OnlineOrNot Diaries 10

Max Rozen

Max Rozen (@RozenMD) / May 13, 2023

Another Saturday morning here in Toulouse, let's go into how OnlineOrNot went this fortnight.

In the last two weeks I:

Optimizing an expensive query

For OnlineOrNot I've opted to use RDS for simplicity, but as part of that simplicity, I don't get fancy lists of my most run queries with how long they take to run (a popular Heroku postgres feature) - unless you know something I don't? Let me know!

As a result, after two years of development, there are still unoptimized queries like this in my code:

// this isn't my actual code, but is a rough approximation of what it does
const checks = await sql`SELECT * FROM uptime_checks WHERE ready_to_run = TRUE`
// queue up the checks to run, then mark them as currently_checking
await Promise.all(>{
await sql`UPDATE uptime_checks SET currently_checking = TRUE WHERE id = ${};`

There's nothing fundamentally wrong with this approach, but each time you send a query to the database, there's a bit of overhead. Running over thousands of records in my case, this added up to spending 5 seconds updating records every 15 seconds.

The fix was to only send a single query to update the database:

// this isn't my actual code, but is a rough approximation of what it does
const checks = await sql`SELECT * FROM uptime_checks WHERE ready_to_run = TRUE`;
// queue up the checks to run, then mark them as currently_checking
await sql`UPDATE uptime_checks AS t SET "val"=v."val","msg"=v."msg"
FROM (VALUES${checks
.map((check) => `(${}, TRUE)`)
AS v("id","currently_checking")
WHERE =;`;

As a result, we now only spend 500ms updating the database, instead of 5000ms.

My incomplete landing page

I'm still working on heartbeat monitoring, and making it ready for general consumption. The thing is, starting marketing only when the feature is complete would be a mistake (this is what Coding Week, Marketing Week solves).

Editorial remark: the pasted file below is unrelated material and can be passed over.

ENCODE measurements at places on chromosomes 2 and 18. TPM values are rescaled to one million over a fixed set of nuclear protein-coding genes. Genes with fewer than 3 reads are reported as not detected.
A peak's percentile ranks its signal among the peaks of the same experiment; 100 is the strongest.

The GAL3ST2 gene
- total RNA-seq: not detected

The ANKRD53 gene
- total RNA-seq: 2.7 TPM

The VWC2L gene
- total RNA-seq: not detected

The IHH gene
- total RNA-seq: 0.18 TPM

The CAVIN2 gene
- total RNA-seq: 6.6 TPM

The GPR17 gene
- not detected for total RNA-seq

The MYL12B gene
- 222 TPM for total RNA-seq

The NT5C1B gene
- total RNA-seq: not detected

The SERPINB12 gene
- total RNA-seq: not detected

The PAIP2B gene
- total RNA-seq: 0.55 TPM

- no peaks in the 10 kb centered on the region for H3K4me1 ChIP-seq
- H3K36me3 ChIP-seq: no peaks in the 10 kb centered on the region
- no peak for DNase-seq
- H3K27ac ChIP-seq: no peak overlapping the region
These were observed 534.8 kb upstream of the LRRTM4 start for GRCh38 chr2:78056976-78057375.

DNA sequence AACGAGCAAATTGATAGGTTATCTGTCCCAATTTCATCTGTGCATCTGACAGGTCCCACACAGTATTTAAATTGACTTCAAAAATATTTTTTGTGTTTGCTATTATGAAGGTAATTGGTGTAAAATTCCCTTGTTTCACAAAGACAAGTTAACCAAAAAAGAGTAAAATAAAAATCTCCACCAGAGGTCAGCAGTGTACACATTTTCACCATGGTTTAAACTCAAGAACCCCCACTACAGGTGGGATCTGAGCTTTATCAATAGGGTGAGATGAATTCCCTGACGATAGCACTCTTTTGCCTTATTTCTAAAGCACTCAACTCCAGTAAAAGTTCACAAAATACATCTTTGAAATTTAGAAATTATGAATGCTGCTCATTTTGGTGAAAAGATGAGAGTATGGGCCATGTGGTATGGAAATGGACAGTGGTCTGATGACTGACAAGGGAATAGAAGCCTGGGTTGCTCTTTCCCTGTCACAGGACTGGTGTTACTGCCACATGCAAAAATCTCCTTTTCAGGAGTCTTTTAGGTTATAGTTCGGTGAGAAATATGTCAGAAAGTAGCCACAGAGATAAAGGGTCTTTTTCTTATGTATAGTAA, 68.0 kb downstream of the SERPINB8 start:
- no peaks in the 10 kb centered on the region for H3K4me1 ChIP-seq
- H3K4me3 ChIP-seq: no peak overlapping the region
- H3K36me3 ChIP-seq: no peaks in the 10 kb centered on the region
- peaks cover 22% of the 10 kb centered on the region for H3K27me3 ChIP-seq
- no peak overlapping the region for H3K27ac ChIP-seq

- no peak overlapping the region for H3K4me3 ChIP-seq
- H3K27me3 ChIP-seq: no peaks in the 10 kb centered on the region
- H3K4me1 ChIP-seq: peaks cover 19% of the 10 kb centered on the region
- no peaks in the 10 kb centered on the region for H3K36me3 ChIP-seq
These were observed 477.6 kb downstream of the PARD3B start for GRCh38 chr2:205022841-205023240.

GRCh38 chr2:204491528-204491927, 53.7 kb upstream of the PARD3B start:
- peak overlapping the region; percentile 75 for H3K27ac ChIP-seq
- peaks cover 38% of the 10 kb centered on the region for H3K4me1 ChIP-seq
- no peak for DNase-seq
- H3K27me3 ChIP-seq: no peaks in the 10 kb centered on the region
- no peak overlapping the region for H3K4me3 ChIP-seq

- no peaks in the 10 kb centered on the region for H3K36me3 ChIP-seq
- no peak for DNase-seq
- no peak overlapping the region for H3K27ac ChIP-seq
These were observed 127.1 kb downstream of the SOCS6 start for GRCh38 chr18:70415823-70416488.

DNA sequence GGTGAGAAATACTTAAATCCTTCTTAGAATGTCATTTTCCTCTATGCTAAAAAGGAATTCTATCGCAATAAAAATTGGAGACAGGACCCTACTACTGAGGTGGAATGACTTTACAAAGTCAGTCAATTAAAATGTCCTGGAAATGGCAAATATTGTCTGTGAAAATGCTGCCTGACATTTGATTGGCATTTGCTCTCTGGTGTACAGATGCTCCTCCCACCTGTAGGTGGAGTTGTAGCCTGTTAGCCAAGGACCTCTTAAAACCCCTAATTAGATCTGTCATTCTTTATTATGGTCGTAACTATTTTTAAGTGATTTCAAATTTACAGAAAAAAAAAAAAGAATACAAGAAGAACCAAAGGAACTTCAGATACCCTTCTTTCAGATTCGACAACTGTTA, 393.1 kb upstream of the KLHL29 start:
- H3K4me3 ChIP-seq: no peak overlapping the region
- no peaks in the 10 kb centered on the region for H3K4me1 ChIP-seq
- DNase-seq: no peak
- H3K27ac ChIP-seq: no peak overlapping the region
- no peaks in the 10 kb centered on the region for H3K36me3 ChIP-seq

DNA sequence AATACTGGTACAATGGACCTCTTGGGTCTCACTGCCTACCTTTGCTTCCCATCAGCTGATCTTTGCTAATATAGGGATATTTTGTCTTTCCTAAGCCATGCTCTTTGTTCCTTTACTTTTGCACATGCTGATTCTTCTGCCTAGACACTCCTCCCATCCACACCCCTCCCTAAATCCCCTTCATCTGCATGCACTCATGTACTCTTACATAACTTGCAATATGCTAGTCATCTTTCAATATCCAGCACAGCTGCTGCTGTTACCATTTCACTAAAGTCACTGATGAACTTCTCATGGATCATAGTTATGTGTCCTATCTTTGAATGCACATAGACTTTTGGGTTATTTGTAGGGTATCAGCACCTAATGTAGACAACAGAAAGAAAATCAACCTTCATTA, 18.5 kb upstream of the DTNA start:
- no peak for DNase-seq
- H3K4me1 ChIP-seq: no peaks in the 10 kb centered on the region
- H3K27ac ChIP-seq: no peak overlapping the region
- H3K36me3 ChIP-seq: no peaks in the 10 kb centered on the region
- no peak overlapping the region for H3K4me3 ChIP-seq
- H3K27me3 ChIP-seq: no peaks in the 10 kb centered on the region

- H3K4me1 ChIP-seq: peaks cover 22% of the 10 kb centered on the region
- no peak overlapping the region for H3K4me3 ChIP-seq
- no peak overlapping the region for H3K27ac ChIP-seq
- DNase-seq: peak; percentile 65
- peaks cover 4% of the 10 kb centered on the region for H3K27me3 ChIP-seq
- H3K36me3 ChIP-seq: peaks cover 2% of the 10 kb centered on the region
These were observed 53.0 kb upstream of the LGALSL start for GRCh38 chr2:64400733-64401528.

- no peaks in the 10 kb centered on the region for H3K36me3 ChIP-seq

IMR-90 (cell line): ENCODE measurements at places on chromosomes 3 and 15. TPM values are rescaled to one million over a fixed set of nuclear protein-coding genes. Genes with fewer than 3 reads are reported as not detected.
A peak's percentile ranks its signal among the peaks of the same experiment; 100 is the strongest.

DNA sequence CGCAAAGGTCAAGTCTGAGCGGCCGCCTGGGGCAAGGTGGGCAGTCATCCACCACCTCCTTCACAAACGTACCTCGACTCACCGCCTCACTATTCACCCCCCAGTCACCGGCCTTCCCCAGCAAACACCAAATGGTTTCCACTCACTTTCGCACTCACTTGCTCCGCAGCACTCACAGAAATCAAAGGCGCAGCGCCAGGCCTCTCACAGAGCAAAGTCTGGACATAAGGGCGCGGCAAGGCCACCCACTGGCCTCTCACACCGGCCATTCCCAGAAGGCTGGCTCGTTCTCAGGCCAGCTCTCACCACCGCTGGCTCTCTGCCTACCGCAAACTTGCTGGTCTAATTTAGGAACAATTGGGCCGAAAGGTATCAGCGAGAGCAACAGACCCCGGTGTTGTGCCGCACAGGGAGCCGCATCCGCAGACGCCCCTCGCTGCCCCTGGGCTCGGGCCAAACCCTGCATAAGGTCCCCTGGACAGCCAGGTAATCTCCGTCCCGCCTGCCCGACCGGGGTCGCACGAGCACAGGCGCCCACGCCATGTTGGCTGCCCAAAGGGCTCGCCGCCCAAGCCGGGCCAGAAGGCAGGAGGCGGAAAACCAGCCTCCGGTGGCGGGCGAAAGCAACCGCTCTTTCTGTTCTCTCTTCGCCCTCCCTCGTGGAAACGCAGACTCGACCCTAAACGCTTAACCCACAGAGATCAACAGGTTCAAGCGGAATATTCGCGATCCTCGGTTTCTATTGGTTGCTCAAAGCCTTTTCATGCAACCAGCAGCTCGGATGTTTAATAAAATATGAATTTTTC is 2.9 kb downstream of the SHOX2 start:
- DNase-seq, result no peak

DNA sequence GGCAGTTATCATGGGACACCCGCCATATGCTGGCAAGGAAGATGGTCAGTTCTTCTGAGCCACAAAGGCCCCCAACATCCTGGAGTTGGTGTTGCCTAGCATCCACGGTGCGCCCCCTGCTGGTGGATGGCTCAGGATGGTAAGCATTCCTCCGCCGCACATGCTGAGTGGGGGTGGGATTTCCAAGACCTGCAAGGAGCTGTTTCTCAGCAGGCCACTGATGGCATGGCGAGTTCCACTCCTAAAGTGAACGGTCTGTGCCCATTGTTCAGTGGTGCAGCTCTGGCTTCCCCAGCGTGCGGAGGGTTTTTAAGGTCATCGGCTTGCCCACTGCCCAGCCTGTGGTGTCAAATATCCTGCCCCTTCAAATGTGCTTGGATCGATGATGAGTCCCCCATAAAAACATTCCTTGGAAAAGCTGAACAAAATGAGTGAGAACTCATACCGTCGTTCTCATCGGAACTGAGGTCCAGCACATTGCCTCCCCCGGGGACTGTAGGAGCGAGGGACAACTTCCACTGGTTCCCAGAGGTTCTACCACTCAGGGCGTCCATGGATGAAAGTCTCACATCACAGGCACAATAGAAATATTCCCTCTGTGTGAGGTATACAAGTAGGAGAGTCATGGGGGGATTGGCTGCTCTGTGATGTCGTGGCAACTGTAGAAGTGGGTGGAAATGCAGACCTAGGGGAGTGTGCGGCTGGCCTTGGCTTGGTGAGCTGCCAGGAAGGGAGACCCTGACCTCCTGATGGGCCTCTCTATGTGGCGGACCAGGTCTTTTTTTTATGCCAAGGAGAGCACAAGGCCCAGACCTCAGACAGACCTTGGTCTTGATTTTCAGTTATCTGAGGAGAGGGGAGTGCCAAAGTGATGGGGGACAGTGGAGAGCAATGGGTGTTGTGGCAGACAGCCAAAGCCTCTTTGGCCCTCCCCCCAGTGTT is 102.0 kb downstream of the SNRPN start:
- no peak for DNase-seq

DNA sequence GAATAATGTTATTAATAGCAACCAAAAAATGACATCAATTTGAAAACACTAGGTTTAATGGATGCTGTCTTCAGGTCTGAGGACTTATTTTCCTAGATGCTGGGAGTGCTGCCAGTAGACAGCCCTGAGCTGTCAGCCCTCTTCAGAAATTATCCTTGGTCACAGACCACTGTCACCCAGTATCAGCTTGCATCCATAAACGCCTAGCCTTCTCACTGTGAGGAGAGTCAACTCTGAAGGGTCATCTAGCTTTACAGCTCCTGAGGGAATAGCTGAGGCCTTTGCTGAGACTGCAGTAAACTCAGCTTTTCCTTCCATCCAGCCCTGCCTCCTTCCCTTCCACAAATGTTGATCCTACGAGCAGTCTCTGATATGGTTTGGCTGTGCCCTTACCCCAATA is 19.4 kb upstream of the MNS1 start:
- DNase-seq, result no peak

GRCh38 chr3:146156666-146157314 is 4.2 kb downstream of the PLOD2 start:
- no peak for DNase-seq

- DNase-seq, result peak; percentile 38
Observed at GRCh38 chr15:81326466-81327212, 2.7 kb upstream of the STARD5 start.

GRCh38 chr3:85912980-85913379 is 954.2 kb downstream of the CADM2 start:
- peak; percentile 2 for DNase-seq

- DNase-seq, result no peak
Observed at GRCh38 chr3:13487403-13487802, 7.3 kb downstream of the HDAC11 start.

So as part of my marketing week this fortnight, I shipped an incomplete landing page with the intention of iterating on it, as I add features:

Heartbeat monitoring landing page

Experimenting with my onboarding

As I wrote about a month ago, I started running ads for OnlineOrNot. It's still unclear if it's paying off, so I'm keeping the ads running for now.

It was hard to figure out if ads were working, because folks were signing up, and immediately using the free tier, instead of starting a free trial. People do end up upgrading their subscription on the free tier, but it takes significantly longer than folks that use the paid version (it's a lot harder to see the value with half the features disabled).

So for the month of May, I've decided to see what happens if every user starts with a free trial. They'll be able to downgrade to the free tier for personal projects at any time, but the idea is to let them play with the fully-featured version of OnlineOrNot first, so they know what they're missing out on.

I'll let you know how this went in future diaries.

Refactoring my AWS architecture

As I (also) wrote just over a month ago, I keep two versions of OnlineOrNot running for redundancy: one on, and another on AWS. Due to network reliability issues with, I moved the majority of the workload back onto AWS.

However, I never took the time to refactor how my AWS app was setup, so it more-or-less looked the same for 18 months or so:

Architecture before

In short, a scheduler Lambda function runs every 15 seconds to find uptime checks it needs to queue up, sends the data over SQS to a set of resultfwdr Lambda functions which batch requests to the uptime checkers around the world. Only resultfwdr knows how to talk to my database, so I don't need to maintain thousands of connections to my database.

It's probably not obvious what's wrong with this architecture from the diagram, but the resultfwdr Lambdas have to start hundreds of uptime checker Lambdas simultaneously, and wait for them to finish before writing results to the database. Since this isn't Cloudflare Workers, I pay for the time AWS Lambda does nothing while waiting for the results to come back.

The main goal of this re-architecture was to minimize database load, as well as unnecessary AWS costs. So I decided to flip the architecture:

Architecture after

With this new architecture, there's no more waiting around for Workers to finish (apart from inside the uptime checks themselves), it's 87.5% cheaper to run the resultfwdr Lambda, and thanks to SNS, the Workers run their checks within milliseconds of being queued.

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